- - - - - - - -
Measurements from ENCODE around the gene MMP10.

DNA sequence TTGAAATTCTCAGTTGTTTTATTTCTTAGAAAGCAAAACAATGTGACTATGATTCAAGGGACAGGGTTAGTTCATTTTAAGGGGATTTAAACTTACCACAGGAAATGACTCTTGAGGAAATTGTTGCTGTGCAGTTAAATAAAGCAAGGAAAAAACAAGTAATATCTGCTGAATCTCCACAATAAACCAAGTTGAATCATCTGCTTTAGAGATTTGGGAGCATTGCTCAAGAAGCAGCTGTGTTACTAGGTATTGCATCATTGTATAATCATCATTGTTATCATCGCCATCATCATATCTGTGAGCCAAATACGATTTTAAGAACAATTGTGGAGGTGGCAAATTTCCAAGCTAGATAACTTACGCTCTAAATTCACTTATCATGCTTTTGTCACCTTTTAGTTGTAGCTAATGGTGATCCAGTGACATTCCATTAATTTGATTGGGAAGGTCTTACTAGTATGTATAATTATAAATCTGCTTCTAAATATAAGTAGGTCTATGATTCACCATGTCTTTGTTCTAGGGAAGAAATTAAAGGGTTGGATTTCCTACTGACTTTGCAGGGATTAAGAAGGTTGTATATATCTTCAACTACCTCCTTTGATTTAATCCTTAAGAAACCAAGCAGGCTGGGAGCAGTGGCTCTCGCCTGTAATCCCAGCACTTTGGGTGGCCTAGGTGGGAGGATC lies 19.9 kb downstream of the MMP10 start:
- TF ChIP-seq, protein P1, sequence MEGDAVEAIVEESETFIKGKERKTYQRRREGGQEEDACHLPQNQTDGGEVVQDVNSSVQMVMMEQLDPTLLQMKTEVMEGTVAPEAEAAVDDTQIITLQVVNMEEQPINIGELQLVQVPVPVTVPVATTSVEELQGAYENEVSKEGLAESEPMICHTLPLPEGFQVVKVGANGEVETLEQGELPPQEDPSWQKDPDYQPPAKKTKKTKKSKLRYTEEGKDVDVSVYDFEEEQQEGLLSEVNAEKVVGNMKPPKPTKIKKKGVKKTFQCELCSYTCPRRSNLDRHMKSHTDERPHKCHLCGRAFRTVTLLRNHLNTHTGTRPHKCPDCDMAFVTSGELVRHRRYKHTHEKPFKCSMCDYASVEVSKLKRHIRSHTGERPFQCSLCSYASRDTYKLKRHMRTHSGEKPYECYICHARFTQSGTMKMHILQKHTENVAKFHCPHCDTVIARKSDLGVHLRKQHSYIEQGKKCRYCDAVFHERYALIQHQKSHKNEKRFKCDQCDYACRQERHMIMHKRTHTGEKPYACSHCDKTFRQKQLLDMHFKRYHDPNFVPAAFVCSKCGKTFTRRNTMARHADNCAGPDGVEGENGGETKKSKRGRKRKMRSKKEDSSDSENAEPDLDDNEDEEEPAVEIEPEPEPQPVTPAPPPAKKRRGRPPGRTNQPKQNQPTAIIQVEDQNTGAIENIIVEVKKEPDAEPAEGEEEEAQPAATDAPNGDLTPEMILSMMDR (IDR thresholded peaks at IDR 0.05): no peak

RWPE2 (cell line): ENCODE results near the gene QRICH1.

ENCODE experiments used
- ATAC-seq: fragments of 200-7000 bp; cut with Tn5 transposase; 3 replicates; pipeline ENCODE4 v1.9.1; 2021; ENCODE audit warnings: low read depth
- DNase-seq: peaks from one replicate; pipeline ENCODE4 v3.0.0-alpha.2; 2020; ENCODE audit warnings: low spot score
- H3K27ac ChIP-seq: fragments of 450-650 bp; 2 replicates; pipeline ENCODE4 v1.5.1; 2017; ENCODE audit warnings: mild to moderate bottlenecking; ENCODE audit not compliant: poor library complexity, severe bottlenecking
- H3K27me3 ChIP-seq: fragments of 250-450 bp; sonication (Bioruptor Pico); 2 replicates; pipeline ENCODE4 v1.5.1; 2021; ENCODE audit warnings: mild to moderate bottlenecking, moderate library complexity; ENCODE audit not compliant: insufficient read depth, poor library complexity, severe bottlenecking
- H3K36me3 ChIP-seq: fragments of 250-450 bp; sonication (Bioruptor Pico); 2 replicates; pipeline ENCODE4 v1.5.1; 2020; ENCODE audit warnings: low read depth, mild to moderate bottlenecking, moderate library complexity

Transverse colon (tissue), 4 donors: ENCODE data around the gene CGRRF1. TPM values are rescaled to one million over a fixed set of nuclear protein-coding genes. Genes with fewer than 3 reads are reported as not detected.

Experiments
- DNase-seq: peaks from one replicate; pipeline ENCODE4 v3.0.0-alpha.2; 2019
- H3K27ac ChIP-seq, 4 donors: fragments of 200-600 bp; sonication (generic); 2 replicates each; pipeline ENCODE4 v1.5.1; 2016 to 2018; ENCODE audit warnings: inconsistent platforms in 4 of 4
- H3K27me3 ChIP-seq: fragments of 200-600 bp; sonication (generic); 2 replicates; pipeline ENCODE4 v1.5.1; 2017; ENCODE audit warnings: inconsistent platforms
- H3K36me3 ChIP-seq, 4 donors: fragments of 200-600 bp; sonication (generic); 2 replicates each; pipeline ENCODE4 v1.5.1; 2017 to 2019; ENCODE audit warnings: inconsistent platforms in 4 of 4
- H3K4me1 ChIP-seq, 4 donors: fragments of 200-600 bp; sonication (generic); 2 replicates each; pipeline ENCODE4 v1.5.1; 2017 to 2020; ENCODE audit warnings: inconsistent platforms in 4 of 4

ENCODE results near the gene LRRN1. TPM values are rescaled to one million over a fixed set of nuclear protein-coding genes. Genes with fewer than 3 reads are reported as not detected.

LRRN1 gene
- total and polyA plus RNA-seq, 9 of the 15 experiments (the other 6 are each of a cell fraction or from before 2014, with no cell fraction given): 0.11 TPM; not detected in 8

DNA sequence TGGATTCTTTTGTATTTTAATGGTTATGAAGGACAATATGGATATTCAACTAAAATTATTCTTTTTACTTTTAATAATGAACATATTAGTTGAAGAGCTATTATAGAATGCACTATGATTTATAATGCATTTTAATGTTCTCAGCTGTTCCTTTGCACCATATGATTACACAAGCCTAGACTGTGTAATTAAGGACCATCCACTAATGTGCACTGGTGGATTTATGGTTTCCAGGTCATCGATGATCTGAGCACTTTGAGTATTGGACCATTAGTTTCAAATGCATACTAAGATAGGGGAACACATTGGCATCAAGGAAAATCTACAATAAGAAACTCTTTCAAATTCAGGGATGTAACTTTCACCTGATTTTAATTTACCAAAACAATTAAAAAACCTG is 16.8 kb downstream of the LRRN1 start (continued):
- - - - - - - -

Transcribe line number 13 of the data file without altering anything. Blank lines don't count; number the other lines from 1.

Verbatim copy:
- DNase-seq: peaks from one replicate; pipeline ENCODE4 v3.0.0-alpha.2; 2019